When you are formulating your plan for your kitchen remodel, several aspects will be involved. You need to consider price and timeframe, among other things, but the most important factor will be your kitchen layout.
The layout is the shape your kitchen will take once all of the renovations have been completed. Layout does not touch issues of design or decor, but focuses solely on the flow of your kitchen as a workspace. This will be different based on the functionality of your kitchen and whether you live in a home similar to a Toronto loft or a small country Haliburton real estate cottage.
A lot of attention has been paid to kitchen layouts over the last few decades, and designing your layout is actually not as hard as you may think. In fact, most kitchens use one of four basic layout plans:
The galley style: Ideal for smaller areas, the galley style kitchen is long and narrow. All of the major parts of the kitchen are placed along two walls, with one entry and no windows. If you lived in a rental apartment in one of the Oakville homes or in another large city, this is likely what you'd have.
L-shape: The L shape is also used for small areas, but places plumbing, storage, and appliances on two intersecting walls rather than parallel walls. There are usually dining spaces included in L-shaped kitchens as well as an additional entrance. You'll see this sometimes with bachelor apartments in an open concept.
U shape: These layouts are used in larger spaces, and allow for a little bit more workspace so that a couple of people can work in the kitchen at the same time. They usually include areas for cooking, dining, an extra sink, extra cabinet space, and a counter. If you've moved from renting to owning that Toronto resale home you might see this in a standalone unit.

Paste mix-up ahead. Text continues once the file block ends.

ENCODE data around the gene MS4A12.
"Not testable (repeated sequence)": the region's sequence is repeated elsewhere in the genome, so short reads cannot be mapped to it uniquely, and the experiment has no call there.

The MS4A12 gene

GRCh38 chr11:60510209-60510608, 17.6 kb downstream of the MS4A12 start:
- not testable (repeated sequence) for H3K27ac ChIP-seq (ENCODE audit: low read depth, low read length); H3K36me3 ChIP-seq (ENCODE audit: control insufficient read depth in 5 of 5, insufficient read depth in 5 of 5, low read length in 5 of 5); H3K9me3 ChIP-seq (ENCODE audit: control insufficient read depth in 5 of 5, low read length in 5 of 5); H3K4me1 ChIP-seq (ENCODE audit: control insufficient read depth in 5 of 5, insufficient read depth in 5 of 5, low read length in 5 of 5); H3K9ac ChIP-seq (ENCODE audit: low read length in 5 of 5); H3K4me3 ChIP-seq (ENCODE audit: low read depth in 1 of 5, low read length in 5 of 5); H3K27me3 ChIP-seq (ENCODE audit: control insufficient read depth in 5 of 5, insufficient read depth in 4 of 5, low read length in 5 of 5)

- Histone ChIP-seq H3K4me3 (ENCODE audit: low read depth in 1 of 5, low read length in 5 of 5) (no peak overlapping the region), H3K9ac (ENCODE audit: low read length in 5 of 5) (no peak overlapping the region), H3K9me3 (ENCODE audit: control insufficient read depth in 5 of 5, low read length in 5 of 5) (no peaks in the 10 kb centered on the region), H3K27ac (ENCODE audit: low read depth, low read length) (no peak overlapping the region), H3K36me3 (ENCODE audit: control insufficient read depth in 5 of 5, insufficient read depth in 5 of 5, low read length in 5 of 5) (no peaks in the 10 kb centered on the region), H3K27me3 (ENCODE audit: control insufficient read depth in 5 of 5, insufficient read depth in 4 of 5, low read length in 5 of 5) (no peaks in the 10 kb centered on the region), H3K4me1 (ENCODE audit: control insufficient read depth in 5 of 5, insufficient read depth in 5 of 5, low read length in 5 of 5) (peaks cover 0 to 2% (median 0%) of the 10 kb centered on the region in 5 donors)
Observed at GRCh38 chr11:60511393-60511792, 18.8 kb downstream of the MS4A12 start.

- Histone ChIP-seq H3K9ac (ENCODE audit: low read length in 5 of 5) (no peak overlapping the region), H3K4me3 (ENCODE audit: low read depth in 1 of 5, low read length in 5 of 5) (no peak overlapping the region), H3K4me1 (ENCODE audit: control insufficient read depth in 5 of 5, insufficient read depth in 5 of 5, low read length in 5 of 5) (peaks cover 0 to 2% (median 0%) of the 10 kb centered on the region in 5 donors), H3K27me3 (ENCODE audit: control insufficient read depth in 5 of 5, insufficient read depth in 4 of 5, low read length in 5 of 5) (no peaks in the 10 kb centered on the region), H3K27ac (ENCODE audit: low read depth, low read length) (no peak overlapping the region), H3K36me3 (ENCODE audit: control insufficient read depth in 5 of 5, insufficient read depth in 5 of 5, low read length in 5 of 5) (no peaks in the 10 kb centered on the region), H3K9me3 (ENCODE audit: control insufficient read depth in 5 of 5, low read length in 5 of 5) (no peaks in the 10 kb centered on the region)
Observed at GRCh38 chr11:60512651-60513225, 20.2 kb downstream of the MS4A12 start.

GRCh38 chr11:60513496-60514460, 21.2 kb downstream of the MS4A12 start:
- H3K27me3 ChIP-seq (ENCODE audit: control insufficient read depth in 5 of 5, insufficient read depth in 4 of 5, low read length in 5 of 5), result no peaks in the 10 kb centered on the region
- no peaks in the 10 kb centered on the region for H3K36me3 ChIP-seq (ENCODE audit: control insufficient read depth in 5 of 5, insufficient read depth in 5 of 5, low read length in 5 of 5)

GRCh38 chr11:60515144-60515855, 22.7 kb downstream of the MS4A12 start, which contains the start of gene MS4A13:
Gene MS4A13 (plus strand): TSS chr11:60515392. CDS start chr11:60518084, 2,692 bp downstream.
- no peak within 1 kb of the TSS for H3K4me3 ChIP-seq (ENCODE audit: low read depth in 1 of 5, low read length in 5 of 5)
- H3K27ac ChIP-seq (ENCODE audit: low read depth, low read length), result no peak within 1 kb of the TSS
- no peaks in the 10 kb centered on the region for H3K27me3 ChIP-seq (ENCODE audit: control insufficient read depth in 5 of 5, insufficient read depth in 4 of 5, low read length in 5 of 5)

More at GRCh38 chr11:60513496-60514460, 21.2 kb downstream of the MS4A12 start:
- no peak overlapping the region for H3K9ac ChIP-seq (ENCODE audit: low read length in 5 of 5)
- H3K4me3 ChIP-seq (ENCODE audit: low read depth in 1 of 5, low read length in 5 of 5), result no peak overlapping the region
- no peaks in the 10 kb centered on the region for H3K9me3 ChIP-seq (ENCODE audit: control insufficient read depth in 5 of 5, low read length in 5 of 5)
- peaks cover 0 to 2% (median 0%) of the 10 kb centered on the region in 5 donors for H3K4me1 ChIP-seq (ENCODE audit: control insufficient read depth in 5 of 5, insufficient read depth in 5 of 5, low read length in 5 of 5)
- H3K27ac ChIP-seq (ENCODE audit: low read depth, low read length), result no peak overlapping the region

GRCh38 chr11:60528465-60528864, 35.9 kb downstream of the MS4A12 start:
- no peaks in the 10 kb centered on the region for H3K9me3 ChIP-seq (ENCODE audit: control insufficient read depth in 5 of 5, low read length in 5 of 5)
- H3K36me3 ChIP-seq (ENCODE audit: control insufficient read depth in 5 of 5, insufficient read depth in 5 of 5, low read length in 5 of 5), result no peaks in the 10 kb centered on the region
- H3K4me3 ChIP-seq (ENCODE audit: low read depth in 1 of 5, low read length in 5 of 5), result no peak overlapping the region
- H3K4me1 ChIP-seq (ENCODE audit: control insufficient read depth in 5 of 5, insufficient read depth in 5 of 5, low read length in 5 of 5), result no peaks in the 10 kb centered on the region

G-shape: The same shape as a U kitchen, but the G shape will include an island. Obviously used only with a lot of spare square footage, the G shape kitchen is the most versatile of the layouts. This you can see in larger luxury condos Toronto has for sale with areas where space is not at such a premium.
The layout style you decide on will probably be determined by the amount of floor space you have for your kitchen. Once you determine the overhead layout, you can start selecting the areas where you will put individual appliances as well as storage space.
Remember that any layout will involve building your kitchen around a triangle pattern. This pattern offers the easiest access between the three main work stations of the kitchen; the fridge, the sink, and the oven. You'll see this in kitchen designs from England to Troncones, Mexico. Additional counter space between each of these stations means more room to work and therefore can accommodate more storage and more people.